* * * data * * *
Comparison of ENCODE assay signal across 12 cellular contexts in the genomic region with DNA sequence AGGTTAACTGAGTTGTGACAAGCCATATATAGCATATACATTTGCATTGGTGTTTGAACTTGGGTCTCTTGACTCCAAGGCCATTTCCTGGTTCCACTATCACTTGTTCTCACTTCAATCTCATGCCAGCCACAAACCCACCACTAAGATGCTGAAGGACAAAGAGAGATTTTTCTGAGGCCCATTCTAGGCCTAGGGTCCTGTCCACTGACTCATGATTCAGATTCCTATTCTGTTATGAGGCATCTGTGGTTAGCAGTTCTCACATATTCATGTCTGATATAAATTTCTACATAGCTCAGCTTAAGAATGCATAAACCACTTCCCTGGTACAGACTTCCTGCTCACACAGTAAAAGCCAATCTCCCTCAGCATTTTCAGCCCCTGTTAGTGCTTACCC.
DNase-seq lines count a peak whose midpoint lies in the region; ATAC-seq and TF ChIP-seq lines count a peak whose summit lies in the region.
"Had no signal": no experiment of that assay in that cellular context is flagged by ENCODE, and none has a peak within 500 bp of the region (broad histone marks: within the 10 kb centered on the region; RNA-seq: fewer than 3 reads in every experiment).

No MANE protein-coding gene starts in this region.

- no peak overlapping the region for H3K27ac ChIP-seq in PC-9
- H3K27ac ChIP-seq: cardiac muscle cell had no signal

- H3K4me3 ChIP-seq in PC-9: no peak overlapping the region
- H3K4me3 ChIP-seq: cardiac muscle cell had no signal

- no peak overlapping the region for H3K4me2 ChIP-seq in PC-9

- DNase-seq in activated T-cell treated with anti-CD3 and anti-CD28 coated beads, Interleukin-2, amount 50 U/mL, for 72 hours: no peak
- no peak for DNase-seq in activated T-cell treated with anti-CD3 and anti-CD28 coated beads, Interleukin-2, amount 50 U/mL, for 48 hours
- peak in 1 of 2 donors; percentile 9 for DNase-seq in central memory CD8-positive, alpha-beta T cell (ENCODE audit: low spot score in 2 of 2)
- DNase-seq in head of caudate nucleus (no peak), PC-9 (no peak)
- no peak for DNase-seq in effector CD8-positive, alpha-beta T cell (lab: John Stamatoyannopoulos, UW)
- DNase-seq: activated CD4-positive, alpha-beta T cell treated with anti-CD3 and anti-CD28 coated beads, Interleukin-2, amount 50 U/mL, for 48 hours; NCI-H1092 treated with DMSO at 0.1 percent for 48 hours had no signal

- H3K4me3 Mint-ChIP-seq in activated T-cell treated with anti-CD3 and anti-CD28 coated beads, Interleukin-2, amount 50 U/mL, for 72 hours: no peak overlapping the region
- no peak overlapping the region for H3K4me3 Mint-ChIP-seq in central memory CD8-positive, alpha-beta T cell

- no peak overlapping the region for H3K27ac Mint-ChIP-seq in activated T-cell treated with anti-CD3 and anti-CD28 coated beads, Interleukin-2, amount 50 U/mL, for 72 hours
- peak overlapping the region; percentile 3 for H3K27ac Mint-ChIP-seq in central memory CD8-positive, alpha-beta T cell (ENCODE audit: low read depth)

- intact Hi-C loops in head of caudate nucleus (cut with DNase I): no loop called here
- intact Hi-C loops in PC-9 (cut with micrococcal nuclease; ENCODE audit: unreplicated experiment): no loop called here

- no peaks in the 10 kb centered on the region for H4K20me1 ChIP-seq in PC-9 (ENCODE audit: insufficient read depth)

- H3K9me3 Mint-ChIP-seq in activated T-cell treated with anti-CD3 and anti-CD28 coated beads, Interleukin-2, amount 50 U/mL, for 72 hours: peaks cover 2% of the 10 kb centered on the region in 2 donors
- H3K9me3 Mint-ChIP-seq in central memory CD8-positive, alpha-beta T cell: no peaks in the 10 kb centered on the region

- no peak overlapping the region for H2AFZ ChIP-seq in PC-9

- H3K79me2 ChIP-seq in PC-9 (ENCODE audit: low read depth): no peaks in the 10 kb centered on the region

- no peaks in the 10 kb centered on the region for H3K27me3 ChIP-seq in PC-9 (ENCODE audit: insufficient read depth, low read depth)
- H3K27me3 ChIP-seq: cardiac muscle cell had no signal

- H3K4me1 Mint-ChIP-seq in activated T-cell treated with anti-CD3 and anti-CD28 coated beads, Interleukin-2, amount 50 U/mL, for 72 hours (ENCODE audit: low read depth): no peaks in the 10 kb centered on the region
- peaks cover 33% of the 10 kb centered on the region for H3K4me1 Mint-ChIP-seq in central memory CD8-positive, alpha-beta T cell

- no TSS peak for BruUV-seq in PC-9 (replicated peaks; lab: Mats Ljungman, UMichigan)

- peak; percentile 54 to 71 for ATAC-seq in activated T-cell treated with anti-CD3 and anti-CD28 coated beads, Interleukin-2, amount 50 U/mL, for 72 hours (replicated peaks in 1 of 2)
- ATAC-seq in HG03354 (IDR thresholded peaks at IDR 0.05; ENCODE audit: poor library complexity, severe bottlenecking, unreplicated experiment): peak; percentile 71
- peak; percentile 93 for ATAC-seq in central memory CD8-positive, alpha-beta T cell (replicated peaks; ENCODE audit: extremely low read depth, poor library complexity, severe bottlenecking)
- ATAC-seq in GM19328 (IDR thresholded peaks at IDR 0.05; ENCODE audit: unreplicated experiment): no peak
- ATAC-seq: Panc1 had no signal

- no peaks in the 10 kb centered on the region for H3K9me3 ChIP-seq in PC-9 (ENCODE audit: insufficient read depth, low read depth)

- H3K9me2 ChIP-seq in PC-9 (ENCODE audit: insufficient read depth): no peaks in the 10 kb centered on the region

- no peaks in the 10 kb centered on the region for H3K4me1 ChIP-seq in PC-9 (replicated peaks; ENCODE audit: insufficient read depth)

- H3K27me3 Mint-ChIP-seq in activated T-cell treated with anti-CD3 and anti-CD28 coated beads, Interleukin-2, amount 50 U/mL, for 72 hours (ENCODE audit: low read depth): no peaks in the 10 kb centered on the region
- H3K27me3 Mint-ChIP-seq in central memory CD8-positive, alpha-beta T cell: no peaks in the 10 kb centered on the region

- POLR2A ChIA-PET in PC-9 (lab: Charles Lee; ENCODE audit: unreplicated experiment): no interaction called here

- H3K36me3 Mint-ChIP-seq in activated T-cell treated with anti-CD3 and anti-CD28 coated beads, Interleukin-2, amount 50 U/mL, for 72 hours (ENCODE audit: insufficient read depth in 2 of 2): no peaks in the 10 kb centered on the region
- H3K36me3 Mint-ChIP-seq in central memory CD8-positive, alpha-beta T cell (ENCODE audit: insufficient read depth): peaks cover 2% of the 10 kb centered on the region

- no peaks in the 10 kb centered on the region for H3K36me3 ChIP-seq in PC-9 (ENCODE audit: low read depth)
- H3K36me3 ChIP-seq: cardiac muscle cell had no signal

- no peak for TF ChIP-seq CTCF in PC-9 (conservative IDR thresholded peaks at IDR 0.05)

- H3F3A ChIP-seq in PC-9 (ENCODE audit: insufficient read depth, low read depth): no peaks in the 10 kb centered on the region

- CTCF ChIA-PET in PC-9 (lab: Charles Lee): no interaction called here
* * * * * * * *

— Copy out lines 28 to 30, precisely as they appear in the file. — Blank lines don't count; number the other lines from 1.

- H3K27me3 ChIP-seq: cardiac muscle cell had no signal

- H3K4me1 Mint-ChIP-seq in activated T-cell treated with anti-CD3 and anti-CD28 coated beads, Interleukin-2, amount 50 U/mL, for 72 hours (ENCODE audit: low read depth): no peaks in the 10 kb centered on the region
- peaks cover 33% of the 10 kb centered on the region for H3K4me1 Mint-ChIP-seq in central memory CD8-positive, alpha-beta T cell